After attending New York City Catholic schools for K–12, Timlin applied to several local Catholic colleges. The oldest of seven kids, going away to college was not an option. Neighborhood friends had attended SFC and he visited the college several times and liked what he saw.
“I studied business management, which I found very interesting,” Timlin says. “I’ve always been a people person. I was active in team sports and I liked teamwork. I grew to love building teams and managing people. I always had an interest in leadership. I studied leaders and I thought a business management degree would give me a broad enough experience that I could do a lot of different things with it. I’m very grateful that I did because it worked out exactly that way.”
During his college years, there were a few key people that took an interest mentoring him. One of them was Brother George, who Timlin remembers greeting students as they arrived in the morning.
“The Franciscan spirit truly informed the core culture at St. Francis College,” says Timlin. “I remember being encouraged to expand my horizons, such as taking electives I wouldn’t normally take. … To go to a college that was small enough, but big enough to get a good education, I felt very privileged.”
The year after graduating SFC, Timlin joined the NYPD, serving for 22 years. He worked in operational roles his entire police career. He was stationed in Brooklyn, Queens, and the Bronx, moving up the ranks from police officer to sergeant, lieutenant, captain, deputy inspector, inspector, deputy chief and assistant chief, and says he truly enjoyed his work. His final position was commanding officer of the Bronx. During these years, he also attended New York Law School at night, earning his law degree.
He retired in 2002 and went to work in the private sector in corporate security. In 2010, then-NYPD Commissioner Ray Kelly asked him to return to the NYPD as Deputy Commissioner, which he did for two years.
Today, Timlin is the CEO of Silverseal, a corporate security consultancy. The company’s mission is to support its clients with leading edge technologies and create the safest and most positive environments possible.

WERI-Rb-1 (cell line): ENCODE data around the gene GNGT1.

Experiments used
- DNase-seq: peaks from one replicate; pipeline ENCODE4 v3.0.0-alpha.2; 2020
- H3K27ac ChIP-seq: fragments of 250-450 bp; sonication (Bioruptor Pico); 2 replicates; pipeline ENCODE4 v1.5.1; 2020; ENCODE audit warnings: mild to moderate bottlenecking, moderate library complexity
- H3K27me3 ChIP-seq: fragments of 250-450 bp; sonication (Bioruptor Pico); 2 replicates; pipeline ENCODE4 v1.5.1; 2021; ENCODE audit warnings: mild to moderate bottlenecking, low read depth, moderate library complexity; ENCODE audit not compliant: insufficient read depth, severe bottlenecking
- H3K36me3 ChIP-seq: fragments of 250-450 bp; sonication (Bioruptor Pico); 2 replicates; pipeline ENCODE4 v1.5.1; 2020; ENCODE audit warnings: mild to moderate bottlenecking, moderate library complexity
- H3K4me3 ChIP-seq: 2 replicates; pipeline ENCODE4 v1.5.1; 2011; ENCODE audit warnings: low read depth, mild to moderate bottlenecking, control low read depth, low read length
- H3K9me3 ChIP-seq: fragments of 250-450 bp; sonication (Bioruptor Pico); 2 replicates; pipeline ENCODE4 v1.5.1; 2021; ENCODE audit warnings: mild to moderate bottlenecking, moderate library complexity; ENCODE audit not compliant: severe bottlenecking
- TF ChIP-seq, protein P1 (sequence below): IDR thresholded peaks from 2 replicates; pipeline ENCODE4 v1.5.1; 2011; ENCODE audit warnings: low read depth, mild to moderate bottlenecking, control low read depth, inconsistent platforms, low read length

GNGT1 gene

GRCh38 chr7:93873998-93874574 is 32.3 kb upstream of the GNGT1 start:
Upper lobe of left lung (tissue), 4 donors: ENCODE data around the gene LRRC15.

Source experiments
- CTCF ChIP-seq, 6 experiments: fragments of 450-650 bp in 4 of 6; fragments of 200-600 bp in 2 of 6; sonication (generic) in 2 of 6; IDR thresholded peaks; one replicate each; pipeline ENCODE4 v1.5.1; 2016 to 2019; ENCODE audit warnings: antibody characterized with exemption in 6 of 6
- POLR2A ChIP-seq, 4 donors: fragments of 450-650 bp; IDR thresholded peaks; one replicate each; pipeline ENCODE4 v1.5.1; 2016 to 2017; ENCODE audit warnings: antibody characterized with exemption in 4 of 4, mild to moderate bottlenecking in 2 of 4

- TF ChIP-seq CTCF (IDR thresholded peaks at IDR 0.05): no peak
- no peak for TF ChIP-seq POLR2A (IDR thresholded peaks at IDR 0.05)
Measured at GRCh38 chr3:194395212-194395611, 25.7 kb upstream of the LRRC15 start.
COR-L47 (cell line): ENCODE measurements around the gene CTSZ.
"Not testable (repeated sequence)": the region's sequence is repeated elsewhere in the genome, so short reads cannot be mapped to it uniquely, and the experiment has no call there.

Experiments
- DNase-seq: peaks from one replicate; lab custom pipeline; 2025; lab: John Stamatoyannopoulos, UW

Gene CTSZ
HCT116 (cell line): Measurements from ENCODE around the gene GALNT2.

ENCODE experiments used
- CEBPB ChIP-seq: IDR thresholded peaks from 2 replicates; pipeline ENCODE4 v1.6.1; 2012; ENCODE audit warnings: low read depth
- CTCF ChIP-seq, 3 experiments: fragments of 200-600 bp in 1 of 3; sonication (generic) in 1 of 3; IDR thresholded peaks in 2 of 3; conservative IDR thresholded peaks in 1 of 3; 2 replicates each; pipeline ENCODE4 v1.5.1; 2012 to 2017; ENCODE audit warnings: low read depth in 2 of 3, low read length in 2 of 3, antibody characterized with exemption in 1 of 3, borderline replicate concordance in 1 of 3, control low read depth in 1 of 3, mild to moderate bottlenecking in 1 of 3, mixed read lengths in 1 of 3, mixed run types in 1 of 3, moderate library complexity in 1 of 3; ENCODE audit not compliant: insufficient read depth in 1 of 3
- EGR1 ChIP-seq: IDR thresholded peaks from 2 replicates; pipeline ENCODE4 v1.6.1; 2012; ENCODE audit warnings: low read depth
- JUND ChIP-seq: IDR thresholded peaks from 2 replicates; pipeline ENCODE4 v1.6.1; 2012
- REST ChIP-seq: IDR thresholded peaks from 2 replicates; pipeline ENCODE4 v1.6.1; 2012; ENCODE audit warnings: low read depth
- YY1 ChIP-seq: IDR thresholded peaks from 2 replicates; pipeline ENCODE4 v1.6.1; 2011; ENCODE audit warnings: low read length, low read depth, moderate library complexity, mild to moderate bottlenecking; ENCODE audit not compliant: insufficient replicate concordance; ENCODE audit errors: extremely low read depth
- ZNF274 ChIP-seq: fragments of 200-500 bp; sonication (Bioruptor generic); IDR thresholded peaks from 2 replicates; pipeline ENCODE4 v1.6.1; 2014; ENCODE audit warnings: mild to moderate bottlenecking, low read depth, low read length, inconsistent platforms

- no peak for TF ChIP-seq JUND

“It’s a global company and we do all types of protection, risk management and consulting work,” says Timlin.
Silverseal has partnered with a company called StoneTurn for The New Blue, a project designed to bring about transformational change in law enforcement by repairing relationships between police departments and their communities. This is done through open dialogue among community members, police leaders and elected officials to develop a new framework for public safety efforts.
“My company are the subject matter experts, both on the law enforcement side and on the community side,” Timlin says. “I developed very deep relationships with community members all over New York City during my time in the police department.
“My role in putting together this service offering is to come in and talk to community people one-on-one, do surveys and town halls,” he continues. “Do an analysis of the police departments as well—their operational demands, but also the efficacy or lack thereof of community outreach.”
There are current discussions with municipalities and police departments all over the country to utilize The New Blue. The goal is to understand underlying issues and areas for improvement; then set goals and objectives to manage expectations and align efforts. Customized tools are developed to help police departments integrate changes. Timlin says the Franciscan mission fuels his work in “a big way.”
“Outreach is very important,” says Timlin. “There’s never a time in our history where we need to reach out to bridge gaps like we do now. I like to have everybody have an opportunity to be heard. The Franciscan mission very much informs that.”
During the time of COVID-19, Silverseal has done consulting for corporations and government and given guidance on safety precautions in a diverse range of situations and environments. It’s always important for people in leadership positions to lead by example, like wearing masks. “A collective, group conscience as I like to call it,” Timlin says.
As for building stronger ties between police departments and communities, Timlin says dialogue is key.
“You can’t separate perception from reality unless you have dialogue,” he says. “The number one thing we need at this moment in time is dialogue.
“I think it’s critically important to be as open and transparent as you can be,” he adds. “There needs to be a concerted effort for elected officials to champion that cause. Let’s talk. We need to come together.”